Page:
Notice how the scientific theory uses critical thinking tools such as skepticism, burden of proof, provisional conclusions, etc.

    "The real purpose of the scientific method is to make sure nature hasn’t misled you into thinking you know something you actually don’t know."Robert M. Pirsig
  • 8. Skepticism

    Skepticism is about applying a questioning attitude to common knowledge or beliefs stated as facts. Skeptics use the scientific method and apply reasoning and critical thinking to determine whether something is true or not. The scientific method requires evidence, ideally derived from validated testing. Skeptics are comfortable holding conclusions as probabilities and would rather accept not knowing something however uncomfortable, than accepting a belief just because it is comforting or beneficial.

    People often confuse skepticism with negativity or being deliberately incredulous; however, this is incorrect. Skeptics are simply following the scientific method in questioning the evidence for a stated claim in an honest search for the truth.

    If someone is trying to make you believe or convince you of something and you think something is not quite right or you want more information, you can say to the person ‘I am sceptical of that’ and that allows you not to commit to anything straight away. If someone is really being a really tricky customer and is accusing you of being purposefully disbelieving and difficult, you can respond by clarifying that you mean that you will be taking more time to think it through, gathering more information and looking at the evidence in more detail.

    We are born into a world where dominant beliefs prevail which we often take for granted as common knowledge. Think of a dominant belief that we hold as true, and apply skepticism to it to see if it really holds up.

    "To doubt everything or to believe everything are two equally convenient solutions; both dispense with the necessity of reflection."Heni Poincare
  • 9. Syllogism

    A syllogism is the smallest logical structure an argument can be, which uses two premises which are asserted to be true to arrive at a conclusion. It comprises of a general statement (major premise), a specific statement (minor statement) and one inference. The ancient Greek philosopher Aristotle was the first that we know of who hit upon this and who coined the term syllogism. A common example of a syllogism is:

    All men are mortal
    Socrates is a man
    Therefore, Socrates is mortal

    Syllogisms are usually written in three lines without fullstops. You can also use letters to represent the premises and the inference.

    all M is C
    all B is A
    therefore all B is C

    There are 256 possible types of syllogisms; however there are only 24 are valid types (a valid type is when the conclusion does logically follow from the premise).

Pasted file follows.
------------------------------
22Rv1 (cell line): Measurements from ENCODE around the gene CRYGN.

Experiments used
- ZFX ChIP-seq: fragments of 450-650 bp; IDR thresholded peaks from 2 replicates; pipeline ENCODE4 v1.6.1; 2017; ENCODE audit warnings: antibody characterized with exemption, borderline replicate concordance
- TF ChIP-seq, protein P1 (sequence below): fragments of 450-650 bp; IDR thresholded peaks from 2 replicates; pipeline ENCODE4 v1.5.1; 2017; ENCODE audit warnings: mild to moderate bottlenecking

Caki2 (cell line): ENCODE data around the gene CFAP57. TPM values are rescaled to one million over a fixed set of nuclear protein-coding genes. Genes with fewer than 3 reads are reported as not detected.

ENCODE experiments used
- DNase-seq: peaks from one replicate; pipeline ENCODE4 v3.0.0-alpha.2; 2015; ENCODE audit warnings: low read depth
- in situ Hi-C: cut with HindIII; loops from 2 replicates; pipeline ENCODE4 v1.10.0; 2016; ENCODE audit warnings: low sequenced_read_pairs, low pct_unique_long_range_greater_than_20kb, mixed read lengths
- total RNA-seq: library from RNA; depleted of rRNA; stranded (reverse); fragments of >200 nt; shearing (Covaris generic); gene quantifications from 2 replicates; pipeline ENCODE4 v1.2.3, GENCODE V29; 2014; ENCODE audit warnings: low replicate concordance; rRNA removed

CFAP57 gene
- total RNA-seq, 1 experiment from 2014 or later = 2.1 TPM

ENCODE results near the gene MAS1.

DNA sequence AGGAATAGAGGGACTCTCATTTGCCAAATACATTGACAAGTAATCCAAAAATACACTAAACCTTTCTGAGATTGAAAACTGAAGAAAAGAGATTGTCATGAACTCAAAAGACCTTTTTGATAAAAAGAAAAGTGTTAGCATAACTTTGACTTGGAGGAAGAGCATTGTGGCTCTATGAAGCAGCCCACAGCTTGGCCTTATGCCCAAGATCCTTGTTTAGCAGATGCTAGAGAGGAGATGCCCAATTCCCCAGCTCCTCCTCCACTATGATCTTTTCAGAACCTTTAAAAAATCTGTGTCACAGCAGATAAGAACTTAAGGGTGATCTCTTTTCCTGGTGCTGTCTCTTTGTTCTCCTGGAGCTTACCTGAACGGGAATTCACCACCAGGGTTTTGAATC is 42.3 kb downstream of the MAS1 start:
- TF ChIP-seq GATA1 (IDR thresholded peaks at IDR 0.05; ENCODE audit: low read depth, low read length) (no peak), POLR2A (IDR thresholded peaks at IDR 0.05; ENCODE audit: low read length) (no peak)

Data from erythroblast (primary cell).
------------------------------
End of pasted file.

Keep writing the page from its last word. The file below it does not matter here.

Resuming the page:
"It is not enough to have a good mind; the main thing is to use it well."Rene Descartes
  • 10. Thought Terminating Cliche

    In 1961, psychiatrist Robert Jay Lifton released his book ‘Thought Reform and the Psychology of Totalism: A Study of "Brainwashing" in China’ where he coined the term "thought-terminating cliché”. In his book, Lifton identifies six characteristics of a totalitarian society. One of the characteristics is the common use of thought terminating cliches to neutralise dissent. A thought terminating cliche is a commonly heard or accepted phrase that is used in justifying fallacious logic as a substitute for a well reasoned argument. One can be fooled at first because they are so common and sound reasonable on the face of it, however closer examination shows that they carry no information and are completely vacuous of any real argument or content.

    Lifton said: "The language of the totalist environment is characterized by the thought-terminating cliché. The most far-reaching and complex of human problems are compressed into brief, highly reductive, definitive-sounding phrases, easily memorized and easily expressed. These become the start and finish of any ideological analysis."

    "A doctor a day keeps the jim-jams away."Aldous Huxley’s Brave New World.

    Here is a short list. There are many more. What is your ‘favourite’ TTC?

    • “Because”
    • “That’s a given”
    • “Its common sense”
    • “Everyone is entitled to their opinion”
    • “To each his/her own”
    • “When you get to be my age”
    • “It works in theory but not in practice”
    • “There are always two sides to an argument”
    • “Such is life”
    • “Because It is what it is”
    • “What can you do?”
    • “Whatever”

  • 11. Truth Claim/Burden of Proof

    An argument usually starts by someone making a truth claim. That is a claim about the world that we live in that they are saying is really true or exists in some way. When some one makes a truth claim the burden of proof is on them to justify what they are saying with evidence and good sound arguments. It is not up to someone else to justify why it is incorrect. If some one tells you that they must be right because you can’t prove them wrong this is called an “appeal to ignorance”. It is also “shifting the burden of proof” on to you.

    Many of the things we here today people claim to be true without any challenge. Sometimes they use claims of truth as premises for other arguments. Watch out for whenever someone tries to shift the burden of proof on to you or someone else. You can get back on topic by stating that they have made the truth clam and that it is up to them to justify it.

    "Convictions are more dangerous enemies of truth than lies."Nietzsche